Become professional singer was not Hemlocke Springs’ plan. Born Isimeme Udu in Concord, North Carolina, the budding star had more academic plans for her future: After earning a degree in biology from Spelman and considering a career in the medical field, her interest in bioinformatics led to a master’s degree in science at Dartmouth.
“During my first two months here, I was starting to think med school wasn’t for me,” she laughs. She talks to rolling stone from her current apartment near the Dartmouth campus before returning home to North Carolina. “My thing was like ‘I’m going to do some medical research, maybe get some papers, and then I can do my PhD somewhere.
But the music lingered in the background of Udu’s life. She did choir in middle school and was introduced to GarageBand by a friend in high school. She toyed with the program, eventually investing in Logic while in college.
“It was kind of a stress mechanism,” she explains. “Whenever I just wanted to get stuff out, I was just like, ‘I’m just going to continue on Logic.’ But it was never anything concrete. Just a hobby.
Around the time she started making songs on GarageBand and Logic, Udu became obsessed with 80s music. She had grown up loving EDM like Cascada and Calvin Harris as well as K-pop bands. like BTS and EXO, but a Spotify recommendation of Tears for Fears’ “Everybody Wants to Rule the World” sent her into nostalgia-fueled synth-pop. rabbit hole that reshaped his taste and his musical inspiration.
As she began her program at Dartmouth, Udu began to wonder if she should let people hear the songs that were becoming more fully formed realities. She would put a song on SoundCloud only to immediately delete it soon after. Then, one day, she got tired of giving up so quickly.
“I’ve always been reluctant to reveal that I sing and do Logic on the side,” she explains. Around the beginning of this year, she made up her mind to own it and even start telling her friends about it. “I just wanted to get rid of that feeling of embarrassment.”
In the spring, Udu, under the name Hemlocke Springs, released a demo titled “Jacob” which was then followed by “Gimme All Ur Luv”, a one-song indie romance with one of the dreamiest choruses ever. the year. It was written at a time when she was really depressed, taking three of her toughest classes. She was avoiding an assignment for one of those classes and recovering from a bout of Covid when she stayed up late one night to write the track. It ended up changing his life.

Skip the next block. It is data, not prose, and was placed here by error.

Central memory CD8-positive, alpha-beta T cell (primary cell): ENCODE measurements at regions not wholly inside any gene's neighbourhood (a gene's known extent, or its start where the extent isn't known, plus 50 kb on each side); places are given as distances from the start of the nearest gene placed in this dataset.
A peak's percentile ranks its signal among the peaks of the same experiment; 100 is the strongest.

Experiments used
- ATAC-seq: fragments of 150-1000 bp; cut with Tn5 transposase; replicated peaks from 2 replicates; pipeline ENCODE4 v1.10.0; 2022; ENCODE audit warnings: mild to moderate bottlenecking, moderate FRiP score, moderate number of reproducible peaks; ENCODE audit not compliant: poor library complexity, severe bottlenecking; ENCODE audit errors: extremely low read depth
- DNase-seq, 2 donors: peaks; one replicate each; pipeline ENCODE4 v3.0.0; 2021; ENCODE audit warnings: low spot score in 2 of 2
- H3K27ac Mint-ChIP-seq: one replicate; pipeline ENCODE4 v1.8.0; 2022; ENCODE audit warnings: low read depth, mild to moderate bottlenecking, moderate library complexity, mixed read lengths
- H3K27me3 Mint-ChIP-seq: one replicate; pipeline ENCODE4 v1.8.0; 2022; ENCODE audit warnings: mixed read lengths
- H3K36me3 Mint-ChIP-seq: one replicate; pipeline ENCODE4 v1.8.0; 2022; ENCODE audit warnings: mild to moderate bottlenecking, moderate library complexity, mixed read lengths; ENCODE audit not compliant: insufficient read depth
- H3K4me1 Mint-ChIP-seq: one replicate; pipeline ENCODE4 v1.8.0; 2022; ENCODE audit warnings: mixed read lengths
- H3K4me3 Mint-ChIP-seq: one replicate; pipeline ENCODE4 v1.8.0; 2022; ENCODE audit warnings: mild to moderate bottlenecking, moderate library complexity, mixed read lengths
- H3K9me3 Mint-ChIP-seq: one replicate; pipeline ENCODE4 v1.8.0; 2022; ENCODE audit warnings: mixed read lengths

“I was just getting into TikTok,” she says. She saw how independent artists promoted their own songs there and thought she might as well try it herself. “I posted it. And I went to sleep. And I woke up and it got more views than I thought.
She thought about deleting the video, but something told her not to. “I hung up the phone and remember waking up and seeing Grimes commenting on it.”
Since then, Udu’s whole life started to change. She had an internship to focus on last summer and of course her final set of classes in her masters program. She didn’t want to give up her studies just yet. But in the meantime, she focused on what could be, signing with managers and starting to think about her next song. In September, she enters the studio for the first time with a producer.
“I just used to do it in the corner of my room,” she says. “Even though it was a bit more elaborate, it didn’t seem too big.”
They worked on two songs which ended up receiving “harsh reactions” from his friends. One of them pointed out how much better the demo version of “Girlfriend” sounded instead of the studio take. She listened, had the self-produced take mixed and mastered, then dropped a preview on her way to a Halloween party.
“Girlfriend” has amassed over a million Spotify streams and over 50,000 videos with the song’s groundbreaking soundtrack for all kinds of content. Many videos simply rave about the quality of the song.
“People say it reminds them of a Prince song, and I’m like, ‘Prince?!’ I’m just a little country girl!
She was particularly moved when she saw a video of someone saying it’s a great song for “stimming,” or self-stimulating behavior, which people with autism often use as a form of physical release. She also felt seen by people who called her “the goofy black girl anthem.
“These in particular really touched me,” she says. “I’m just happy people are listening to it.”
Udu hasn’t ruled out a doctorate yet, but she’s also excited to see where her music career will take her. She wants to release an album soon and maybe even perform.
“Now that I have the opportunity to do it, I’m like, ‘Oh shoot, yeah! Let’s go for that!'”
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